Power Query date format (How to + 5 tricky scenarios)

One thing that continually causes problems for all data professionals is dates. Over time, Microsoft has given us a plethora of tools and Excel functions for handling dates, yet they still catch us out. Power Query is a tool for manipulating and cleaning data, and it has a lot of features for managing dates. The Power Query date format is flexible and can be converted into many other text and numeric formats.

For this post, we begin by looking at the basics of Power Query date formats. Then once we’ve grasped that, we move on to look at some tricky date format scenarios.

Table of Contents

Download the example file: Join the free Insiders Program and gain access to the example file used for this post.

File name: 0043 Power Query Date Formats.zip

Simple Power Query date format transformations

In this section, we look at the basic process and simple transformations for working with dates.

Date data type

When we get our data into Power Query, we first need to ensure dates have the correct data type. Sometimes Power Query’s automatic detection of data types gets it wrong, so we need to check that all columns are correct.

To change a specific column into a date format, we have lots of options:

  • Click the data type icon in the column header and select Date
  • Select the column, then click Transform > Data Type > Date from the Ribbon
  • Right-click on the column header, then click Change Type > Date
  • Change the applied data type in the M code to type date

Changing the data type is the most important step. Until the columns are recognized as dates, Power Query cannot use them as dates.

One confusing aspect is that Power Query data types exist in two ways:

Value level: Each value in Power Query has a data type. If the column data type shows abc123 (which is the any data type), each value in that column still has it’s own data type (text, number, date etc). The value type determines the type of transformations that can be performed on the value.

Column level: The column data type determines how the contents of a column is understood. The column data type declares that the values within that column should conform to that data type; therefore the actions available are based on that type.

If we write the M code ourselves, it is possible to have a date column that does not contain all date values.

Extracting additional information from a date

From a date column, we can extract other information. The Power Query date formats available from the ribbon are shown below.

Power Query Date format

These are available in Power Query’s Transform and Add Column ribbons. The Transform ribbon converts the selected column while Add Column creates a new column based on the selection.

The following are examples of the types of information we can extract from the date column (Year, Days in Month, Week of Year, Day Name, Day of Year)

Power Query date format examples

M code for date transformations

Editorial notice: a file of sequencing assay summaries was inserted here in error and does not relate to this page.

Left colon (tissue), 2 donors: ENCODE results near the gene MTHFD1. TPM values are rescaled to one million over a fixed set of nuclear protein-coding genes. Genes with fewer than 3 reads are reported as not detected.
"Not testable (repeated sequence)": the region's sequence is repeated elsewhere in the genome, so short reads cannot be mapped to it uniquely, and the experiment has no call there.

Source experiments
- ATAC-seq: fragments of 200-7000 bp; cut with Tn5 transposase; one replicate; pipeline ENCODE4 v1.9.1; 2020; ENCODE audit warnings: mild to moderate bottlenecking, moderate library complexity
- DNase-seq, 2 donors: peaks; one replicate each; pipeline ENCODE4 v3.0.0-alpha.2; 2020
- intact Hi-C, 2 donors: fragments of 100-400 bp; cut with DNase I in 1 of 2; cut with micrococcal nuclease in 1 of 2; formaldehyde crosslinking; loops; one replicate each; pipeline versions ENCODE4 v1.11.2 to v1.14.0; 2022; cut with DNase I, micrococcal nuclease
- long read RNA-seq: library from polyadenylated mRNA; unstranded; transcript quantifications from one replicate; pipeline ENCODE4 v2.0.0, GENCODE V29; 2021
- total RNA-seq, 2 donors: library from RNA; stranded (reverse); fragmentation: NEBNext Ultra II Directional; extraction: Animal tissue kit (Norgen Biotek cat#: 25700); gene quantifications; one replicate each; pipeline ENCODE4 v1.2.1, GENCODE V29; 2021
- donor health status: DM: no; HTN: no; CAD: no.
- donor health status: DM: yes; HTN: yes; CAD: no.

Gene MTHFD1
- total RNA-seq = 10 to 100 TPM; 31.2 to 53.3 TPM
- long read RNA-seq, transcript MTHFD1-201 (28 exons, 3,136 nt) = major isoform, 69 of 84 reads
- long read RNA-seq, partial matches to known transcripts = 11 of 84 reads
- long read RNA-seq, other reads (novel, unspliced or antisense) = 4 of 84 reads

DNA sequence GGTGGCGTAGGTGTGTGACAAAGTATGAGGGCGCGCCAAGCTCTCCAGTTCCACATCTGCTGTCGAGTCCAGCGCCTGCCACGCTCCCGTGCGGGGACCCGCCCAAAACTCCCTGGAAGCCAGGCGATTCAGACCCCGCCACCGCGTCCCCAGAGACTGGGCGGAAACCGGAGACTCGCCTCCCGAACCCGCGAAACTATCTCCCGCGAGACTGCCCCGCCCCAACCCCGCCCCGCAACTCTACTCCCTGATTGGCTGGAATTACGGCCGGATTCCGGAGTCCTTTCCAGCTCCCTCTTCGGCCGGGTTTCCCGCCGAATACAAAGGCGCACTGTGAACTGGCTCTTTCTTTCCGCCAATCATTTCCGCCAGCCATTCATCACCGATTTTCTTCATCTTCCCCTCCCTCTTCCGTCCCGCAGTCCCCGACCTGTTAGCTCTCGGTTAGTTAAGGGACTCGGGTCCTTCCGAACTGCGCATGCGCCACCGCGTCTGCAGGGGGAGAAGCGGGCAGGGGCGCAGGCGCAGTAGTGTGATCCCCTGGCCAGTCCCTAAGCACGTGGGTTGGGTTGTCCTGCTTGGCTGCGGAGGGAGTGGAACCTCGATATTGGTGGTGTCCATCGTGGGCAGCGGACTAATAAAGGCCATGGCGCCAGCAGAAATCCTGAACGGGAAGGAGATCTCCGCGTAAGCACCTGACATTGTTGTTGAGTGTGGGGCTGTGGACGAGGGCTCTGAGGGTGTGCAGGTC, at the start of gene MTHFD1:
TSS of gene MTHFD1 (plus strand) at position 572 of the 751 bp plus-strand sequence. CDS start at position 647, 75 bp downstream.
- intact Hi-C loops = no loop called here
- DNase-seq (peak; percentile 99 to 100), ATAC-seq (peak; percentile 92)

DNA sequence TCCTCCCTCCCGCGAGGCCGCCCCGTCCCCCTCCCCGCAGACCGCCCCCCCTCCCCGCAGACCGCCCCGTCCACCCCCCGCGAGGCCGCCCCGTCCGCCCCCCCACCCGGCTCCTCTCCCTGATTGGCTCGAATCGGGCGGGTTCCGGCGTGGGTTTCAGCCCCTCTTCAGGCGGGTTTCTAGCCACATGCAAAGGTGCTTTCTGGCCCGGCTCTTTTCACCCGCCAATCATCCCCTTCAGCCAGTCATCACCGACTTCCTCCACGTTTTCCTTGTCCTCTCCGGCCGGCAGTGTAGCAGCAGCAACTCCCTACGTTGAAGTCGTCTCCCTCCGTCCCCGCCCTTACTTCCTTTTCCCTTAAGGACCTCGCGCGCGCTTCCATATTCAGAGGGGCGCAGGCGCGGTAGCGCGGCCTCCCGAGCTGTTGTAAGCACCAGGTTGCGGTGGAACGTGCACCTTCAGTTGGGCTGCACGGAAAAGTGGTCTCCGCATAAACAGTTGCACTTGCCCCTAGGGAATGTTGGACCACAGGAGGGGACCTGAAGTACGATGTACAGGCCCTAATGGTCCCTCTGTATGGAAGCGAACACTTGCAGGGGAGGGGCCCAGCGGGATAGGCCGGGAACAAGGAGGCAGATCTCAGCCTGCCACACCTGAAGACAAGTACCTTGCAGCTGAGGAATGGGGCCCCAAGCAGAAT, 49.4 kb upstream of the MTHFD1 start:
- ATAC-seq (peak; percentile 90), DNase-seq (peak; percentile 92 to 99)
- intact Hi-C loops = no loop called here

Each of the transformations above, apply a Power Query function to extract the information from the date. For example, the M code to add the Year and Day of Year columns are:


= Table.AddColumn(#"Changed Type", "Year", each Date.Year([#"Date (YYYY-MM-DD)"]), Int64.Type)

The Date.Year function extracts the Year from a date.

Day of Year

= Table.AddColumn(#"Inserted Day Name", "Day of Year", each Date.DayOfYear([#"Date (YYYY-MM-DD)"]), Int64.Type)

The Date.DayOfYear function calculates the year day number from a date.

Additional information:

Tricky transformations

The biggest issue we typically face is getting values into a date type initially. Often this occurs when working with different country date formats.

The date format used in the US is month – day – year. Yet, it is day – month – year in the UK. Then there is the ISO 8601 format, which is year – month – day

Personally, I prefer the year – month – day format as it can be sorted correctly when it is text or numeric. But I can’t imagine the UK government is about to change anything on my account.

If using data containing dates in a format different from our local settings, Power Query can get confused. For example, if the cell value is 01/02/03, it could be:

  • 2nd January 2003 – the US format
  • 1st February 2003 – the UK format
  • 3rd February 2001 – the ISO 8601 format

In this section, we look at how we force Power Query to understand dates, even if different country date formats are used.


Look at the screenshot below. It shows dates in five different formats (without any data types applied). I have included the format in the header so you can see what the date format is meant to be.

Power Query - source data unformated dates

NOTE: I am based in the UK. My regional settings are set to English (United Kingdom), so the dd.mm.yyyy is the expected format for dates. Depending on your location settings, you may get different results to those shown below.

If I use this data and select Date as the column data type, this is the result:

Power Query - different country dates transformed
  • dd.mm.yyyy – as expected, Power Query is happy to translate a date in my local region format.
  • mm.dd.yyyy – the first row is an error because the value 07.23.2017 as a UK date would be the 7th day of the 23rd month. This is not a valid date in my region. In the second row, the value is 09/07/2017. As a UK format, this would be the 9th day of the 7th month, which is a valid date. However, even though the format is valid, the result is incorrect. The original date is in a mm.dd.yyyy format, so the correct value should be 7th day of the 9th month.
  • yyyy.mm.dd – due to the year having a 4 character format, Power Query has correctly guessed that the remaining digits are month followed by day.
  • yy.mm.dd – the data for this example includes the year with just two digits. Power Query can’t work out which digits relate to the year, month or day. It has applied my local format. However, this has mixed up the day and year, meaning every value is incorrect. This is the most dangerous result, as if we don’t notice and keep going, it could cause havoc later on.
  • yyyymmdd – there are no separators in this example. Power Query has not recognized this as any date, so each value displays as an error.

Power Query gives us lots of tools to solve each of these date formats.